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A joint study of The University of British Columbia and The Centre for Molecular Medicine and Therapeutics showed that child poverty and stress, along with demographic characteristics like age, gender and ethnicity, leave an imprint in human genes.

A joint study of The University of British Columbia and The Centre for Molecular Medicine and Therapeutics showed that child poverty and stress, along with demographic characteristics like age, gender and ethnicity, leave an imprint in human genes. This track may play a role in our immune response.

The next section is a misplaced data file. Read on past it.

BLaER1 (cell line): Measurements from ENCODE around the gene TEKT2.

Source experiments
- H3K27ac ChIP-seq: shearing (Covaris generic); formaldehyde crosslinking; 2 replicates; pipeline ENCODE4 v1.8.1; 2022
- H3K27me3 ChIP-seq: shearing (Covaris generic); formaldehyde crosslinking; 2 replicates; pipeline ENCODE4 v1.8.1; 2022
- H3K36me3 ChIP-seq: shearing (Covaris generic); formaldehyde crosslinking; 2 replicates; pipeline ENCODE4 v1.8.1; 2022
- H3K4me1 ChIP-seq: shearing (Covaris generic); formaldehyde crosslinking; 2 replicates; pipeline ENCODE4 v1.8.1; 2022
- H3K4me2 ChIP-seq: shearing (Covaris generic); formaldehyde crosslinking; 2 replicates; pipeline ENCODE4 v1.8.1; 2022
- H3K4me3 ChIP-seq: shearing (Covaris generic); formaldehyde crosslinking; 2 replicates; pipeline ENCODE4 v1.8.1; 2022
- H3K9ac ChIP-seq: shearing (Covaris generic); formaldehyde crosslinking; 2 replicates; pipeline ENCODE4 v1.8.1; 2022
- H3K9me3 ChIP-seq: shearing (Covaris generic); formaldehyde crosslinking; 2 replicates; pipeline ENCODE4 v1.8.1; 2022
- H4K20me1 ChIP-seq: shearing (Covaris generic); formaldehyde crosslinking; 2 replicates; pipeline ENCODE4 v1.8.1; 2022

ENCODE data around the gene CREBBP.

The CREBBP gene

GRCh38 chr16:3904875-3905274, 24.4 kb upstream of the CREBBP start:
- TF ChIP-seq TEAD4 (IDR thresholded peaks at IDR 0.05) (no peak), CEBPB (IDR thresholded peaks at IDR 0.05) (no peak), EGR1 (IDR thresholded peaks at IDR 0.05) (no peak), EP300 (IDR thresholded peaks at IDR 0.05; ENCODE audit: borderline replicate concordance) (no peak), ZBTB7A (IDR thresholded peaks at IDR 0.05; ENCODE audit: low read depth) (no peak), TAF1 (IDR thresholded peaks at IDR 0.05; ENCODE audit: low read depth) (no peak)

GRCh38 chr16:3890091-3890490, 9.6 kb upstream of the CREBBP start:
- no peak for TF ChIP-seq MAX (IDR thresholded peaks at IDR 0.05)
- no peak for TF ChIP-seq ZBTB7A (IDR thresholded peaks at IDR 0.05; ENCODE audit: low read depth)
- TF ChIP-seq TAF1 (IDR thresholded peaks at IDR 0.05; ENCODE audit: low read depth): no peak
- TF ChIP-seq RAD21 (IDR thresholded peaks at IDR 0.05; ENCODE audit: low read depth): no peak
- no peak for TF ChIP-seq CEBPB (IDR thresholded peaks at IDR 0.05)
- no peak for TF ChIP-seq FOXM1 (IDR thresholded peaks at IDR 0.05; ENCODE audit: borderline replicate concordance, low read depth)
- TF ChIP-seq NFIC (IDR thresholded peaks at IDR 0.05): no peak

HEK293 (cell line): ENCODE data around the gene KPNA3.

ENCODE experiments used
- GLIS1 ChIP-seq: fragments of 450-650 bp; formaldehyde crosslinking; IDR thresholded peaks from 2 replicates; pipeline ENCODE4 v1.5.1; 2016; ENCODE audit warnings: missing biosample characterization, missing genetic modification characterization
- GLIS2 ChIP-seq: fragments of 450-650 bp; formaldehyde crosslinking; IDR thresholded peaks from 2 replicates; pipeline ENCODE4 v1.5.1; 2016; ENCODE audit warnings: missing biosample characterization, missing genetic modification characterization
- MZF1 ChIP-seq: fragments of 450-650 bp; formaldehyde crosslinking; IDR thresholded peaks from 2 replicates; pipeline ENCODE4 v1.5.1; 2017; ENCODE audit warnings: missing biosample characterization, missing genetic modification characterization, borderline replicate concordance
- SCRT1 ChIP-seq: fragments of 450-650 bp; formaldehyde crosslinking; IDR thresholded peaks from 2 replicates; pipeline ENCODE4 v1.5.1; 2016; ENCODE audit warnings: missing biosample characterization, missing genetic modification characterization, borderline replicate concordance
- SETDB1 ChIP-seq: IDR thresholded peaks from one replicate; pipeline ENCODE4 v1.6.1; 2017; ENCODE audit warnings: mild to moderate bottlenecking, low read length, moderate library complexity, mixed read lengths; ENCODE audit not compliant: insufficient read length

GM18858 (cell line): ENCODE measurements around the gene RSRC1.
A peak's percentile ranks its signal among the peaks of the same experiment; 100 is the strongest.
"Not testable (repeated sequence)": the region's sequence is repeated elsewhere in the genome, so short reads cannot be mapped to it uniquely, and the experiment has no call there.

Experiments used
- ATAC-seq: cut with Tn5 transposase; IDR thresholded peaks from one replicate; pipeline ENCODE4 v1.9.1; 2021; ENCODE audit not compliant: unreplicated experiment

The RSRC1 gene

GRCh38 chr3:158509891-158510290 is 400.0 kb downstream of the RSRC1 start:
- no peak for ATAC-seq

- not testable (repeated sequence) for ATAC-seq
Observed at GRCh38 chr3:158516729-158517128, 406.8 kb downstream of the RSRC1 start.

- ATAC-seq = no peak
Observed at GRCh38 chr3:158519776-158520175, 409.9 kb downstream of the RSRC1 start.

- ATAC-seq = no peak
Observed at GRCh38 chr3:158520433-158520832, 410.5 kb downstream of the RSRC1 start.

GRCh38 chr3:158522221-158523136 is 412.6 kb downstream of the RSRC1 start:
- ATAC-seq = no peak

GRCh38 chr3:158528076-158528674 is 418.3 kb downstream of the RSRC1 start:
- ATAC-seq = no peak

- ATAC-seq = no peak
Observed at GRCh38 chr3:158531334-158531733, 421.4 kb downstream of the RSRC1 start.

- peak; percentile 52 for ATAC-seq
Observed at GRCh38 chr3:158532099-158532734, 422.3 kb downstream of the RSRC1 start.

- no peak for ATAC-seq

The scientists found that the socio-economic status of an adult makes no influence on the heredity. But the child poverty is imprinted in the genes.

Amount of stress hormones produced by adults, is also associated with changes in the DNA. It is not known whether the reserves in adults increased stress signs in the DNA or, on the contrary, DNA determines how much stress hormones will be released.

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